Archie Andrews –KJ Apa

Betty Cooper –Lili Reinhart

Jughead Jones – Cole Sprouse

Veronica Lodge –Camilla Mendes

Kevin Keller – Casey Cott

Cheryl Blossom – Madelaine Petsch

Hermione Lodge – Marisol Nichols (Her heading in read, “Actress, Felon” which gave me a start. Felon was a movie.)

Josie McCoy – Ashleigh Murray

Valerie Brown – Hayley Law

Joaquin (Joaquin is so poor he can’t afford a last name) – Rob Raco

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Where You Can Find my Stuff

A writer’s blog is supposed to promote that writer’s work. I kind of forgot about that part. I talk a lot about my writing, and I include links on Facebook and Twitter, but maybe this is a good place for some pratical, shameless self-promotion.

Here is where you can find my recently published work:

“Location, Location, Location” in Daily Science Fiction. By the way, you can sign up to have Daily Science Fiction come to your e-mail in-box daily, and it’s pretty fun

“Strays,” is in Flash Fiction Online.

“Never Truly Yours” can be heard and read at Podcastle.

Thanks for your support.

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Guardians of the Galaxy, Vol 2

The cinema worker came out of the empty theater. Three gray-haired men were waiting ahead of me. “You guys Guardians?” the worker said.

“Yes,” they said.

“Go on in.”


Guardians of the Galaxy, Vol 2, is as entertaining as the first movie. This series is the best of the Marvel films for me. It doesn’t set up profound, complex philosophical questions and then fail to answer them the way the Avengers series does. It doesn’t try to explain superheroes or supertech in a real-world context like Spiderman or Antman. And it looks, in the best sense, like a comic book.

I watched it in 2D, because I get a headache watching 3D movies. I have to say, this one is probably worth a headache, and the first in-space scene, a melee in the background and Baby Groot in the foreground, seemed a little blurry and was definitely designed for 3D. That didn’t make it any less exciting or funny. And overall, even with the long fireworks show at the end, these visuals were Dr. Strange-level trippy, and beautiful.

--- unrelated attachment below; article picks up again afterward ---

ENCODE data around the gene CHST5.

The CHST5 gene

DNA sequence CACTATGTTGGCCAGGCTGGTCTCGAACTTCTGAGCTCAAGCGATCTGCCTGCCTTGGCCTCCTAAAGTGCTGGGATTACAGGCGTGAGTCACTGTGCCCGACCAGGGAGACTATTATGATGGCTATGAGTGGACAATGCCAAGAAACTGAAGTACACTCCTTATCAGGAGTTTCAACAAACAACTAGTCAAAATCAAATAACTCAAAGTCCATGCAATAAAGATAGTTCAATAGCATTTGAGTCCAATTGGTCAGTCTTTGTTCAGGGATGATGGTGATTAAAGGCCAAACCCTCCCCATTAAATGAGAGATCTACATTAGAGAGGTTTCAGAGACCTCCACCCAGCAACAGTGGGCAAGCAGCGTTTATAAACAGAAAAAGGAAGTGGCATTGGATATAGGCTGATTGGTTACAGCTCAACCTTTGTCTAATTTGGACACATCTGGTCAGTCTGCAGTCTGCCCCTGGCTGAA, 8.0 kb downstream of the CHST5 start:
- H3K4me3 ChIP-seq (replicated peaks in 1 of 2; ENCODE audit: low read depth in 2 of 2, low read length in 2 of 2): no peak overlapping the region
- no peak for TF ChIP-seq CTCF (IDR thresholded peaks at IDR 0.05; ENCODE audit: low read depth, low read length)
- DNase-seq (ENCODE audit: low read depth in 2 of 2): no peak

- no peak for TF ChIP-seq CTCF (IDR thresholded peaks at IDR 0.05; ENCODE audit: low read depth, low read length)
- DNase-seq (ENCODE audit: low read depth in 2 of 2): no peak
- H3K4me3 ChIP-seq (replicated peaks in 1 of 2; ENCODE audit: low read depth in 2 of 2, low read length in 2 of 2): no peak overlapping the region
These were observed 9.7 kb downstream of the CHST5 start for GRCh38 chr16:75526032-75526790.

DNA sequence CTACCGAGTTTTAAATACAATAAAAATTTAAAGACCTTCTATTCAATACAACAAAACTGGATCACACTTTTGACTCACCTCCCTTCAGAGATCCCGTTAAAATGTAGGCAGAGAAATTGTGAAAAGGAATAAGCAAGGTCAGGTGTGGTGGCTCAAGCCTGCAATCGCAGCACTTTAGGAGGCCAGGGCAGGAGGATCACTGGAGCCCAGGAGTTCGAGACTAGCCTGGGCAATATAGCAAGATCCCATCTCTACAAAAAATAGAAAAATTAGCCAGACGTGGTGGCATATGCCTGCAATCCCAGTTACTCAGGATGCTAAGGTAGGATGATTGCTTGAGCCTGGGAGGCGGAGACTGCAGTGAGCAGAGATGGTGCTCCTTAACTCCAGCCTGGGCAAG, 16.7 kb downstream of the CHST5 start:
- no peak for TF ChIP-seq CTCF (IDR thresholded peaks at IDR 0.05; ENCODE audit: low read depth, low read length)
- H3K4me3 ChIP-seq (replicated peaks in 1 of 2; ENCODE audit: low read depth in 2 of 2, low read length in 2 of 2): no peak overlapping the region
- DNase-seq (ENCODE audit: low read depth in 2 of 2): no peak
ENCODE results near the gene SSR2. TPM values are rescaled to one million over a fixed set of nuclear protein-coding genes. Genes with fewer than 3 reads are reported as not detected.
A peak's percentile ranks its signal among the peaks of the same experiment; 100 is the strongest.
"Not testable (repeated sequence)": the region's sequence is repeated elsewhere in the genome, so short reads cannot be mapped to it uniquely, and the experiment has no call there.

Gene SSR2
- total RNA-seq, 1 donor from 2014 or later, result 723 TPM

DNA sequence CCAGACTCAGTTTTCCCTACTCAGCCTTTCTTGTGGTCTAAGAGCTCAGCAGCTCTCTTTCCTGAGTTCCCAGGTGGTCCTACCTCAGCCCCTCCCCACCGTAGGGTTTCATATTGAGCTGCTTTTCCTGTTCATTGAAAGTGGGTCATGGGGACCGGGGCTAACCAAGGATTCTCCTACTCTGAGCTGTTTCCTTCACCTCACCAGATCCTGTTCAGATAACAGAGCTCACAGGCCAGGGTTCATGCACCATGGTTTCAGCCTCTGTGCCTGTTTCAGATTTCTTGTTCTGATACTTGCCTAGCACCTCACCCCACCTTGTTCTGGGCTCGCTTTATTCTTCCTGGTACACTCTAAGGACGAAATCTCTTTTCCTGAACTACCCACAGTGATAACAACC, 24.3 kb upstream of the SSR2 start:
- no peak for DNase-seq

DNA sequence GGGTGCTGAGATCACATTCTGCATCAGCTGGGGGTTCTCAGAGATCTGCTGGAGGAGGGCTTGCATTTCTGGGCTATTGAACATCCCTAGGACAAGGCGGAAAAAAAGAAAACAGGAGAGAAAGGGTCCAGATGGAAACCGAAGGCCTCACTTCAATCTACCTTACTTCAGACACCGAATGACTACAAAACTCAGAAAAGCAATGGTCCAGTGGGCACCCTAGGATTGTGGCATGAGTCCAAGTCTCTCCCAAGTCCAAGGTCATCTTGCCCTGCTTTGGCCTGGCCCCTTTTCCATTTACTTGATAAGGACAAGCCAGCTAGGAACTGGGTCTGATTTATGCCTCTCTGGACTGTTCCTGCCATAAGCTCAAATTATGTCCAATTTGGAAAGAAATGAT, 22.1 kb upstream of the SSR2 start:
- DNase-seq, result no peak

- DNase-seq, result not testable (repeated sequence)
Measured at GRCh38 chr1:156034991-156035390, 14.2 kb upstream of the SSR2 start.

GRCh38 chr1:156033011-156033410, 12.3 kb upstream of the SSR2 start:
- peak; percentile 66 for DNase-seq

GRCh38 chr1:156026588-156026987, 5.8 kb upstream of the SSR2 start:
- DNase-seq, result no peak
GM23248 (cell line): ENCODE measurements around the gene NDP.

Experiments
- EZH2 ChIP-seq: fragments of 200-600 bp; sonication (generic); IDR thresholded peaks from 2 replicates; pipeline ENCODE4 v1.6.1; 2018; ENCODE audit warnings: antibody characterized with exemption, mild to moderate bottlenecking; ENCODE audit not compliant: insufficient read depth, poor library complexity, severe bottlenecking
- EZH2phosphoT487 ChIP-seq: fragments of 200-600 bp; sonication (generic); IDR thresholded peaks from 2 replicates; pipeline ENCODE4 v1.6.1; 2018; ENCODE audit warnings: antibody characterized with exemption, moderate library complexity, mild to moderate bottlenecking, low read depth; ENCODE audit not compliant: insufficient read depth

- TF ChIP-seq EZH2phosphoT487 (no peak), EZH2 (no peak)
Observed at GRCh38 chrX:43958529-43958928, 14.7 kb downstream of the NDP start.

Spouse watches business news all the time when he’s home. Friday morning I sat and watched a little bit of a CNBC show. At the end they were talking about the Doritos tie-tin the movie, a bag of chips with a music player and earbuds attached to it. The female anchor Kelly didn’t get it (she hadn’t seen the first film). One of the arrogant, business-suited Friday guests explained to her that the earbuds and the player (“It’s looks like it plays cassettes!” she had said) mattered in the first movie. “It was important in the first film,” he said. “It was cute. If it’s in the second movie it’s going to be annoying.”

Well, excuse me, Mr. Guest Stock-Analyst Guy, you may predict the markets like a boss, but you don’t know anything about movies, (and spoiler alert, yes, it is in there).


When Rocket pilfers something from the supercilious, high-fashion Sovereigns, who hired the Guardians to protect a thing, the metallic-colored people come after them in full video-game mode. While attempting to escape, human Peter Quill and his friends are “rescued” by a being who says he is Peter’s father, the aptly-named Ego. Ego is a celestial, basically a god, and he tells Peter that he is one, too. He takes Peter, Gamora and Drax with him to his home planet, while Baby Groot and Rocket stay behind to try to fix their broken ship which crash-landed on a forest world.

Yondu, the Ravager who raised Peter, has accepted a bounty from Ayesha, the high-priestess of the Sovereigns, to bring the Guardians in. They capture Groot and Rocket, but from there things do not go as expected.

Two characters we met in the first movie, Yondu and Gamora’s adopted sister Nebula, have larger roles here and we see more of their personalities.

Along the way, we get banter, a little more exploration of Rocket’s background, Yondu’s and Peter’s; space battles, hand-to-hand battles, and gorgeous, beautiful special effects, especially on the world of Ego where they are over the top.


“Shall we sit here?” the teenaged girl caroled as she had her two friends entered the theater behind me and tried to choose a seat. There were plenty. “Here? Shall we sit here? Or here?”

“Stop being loud!” her friend said.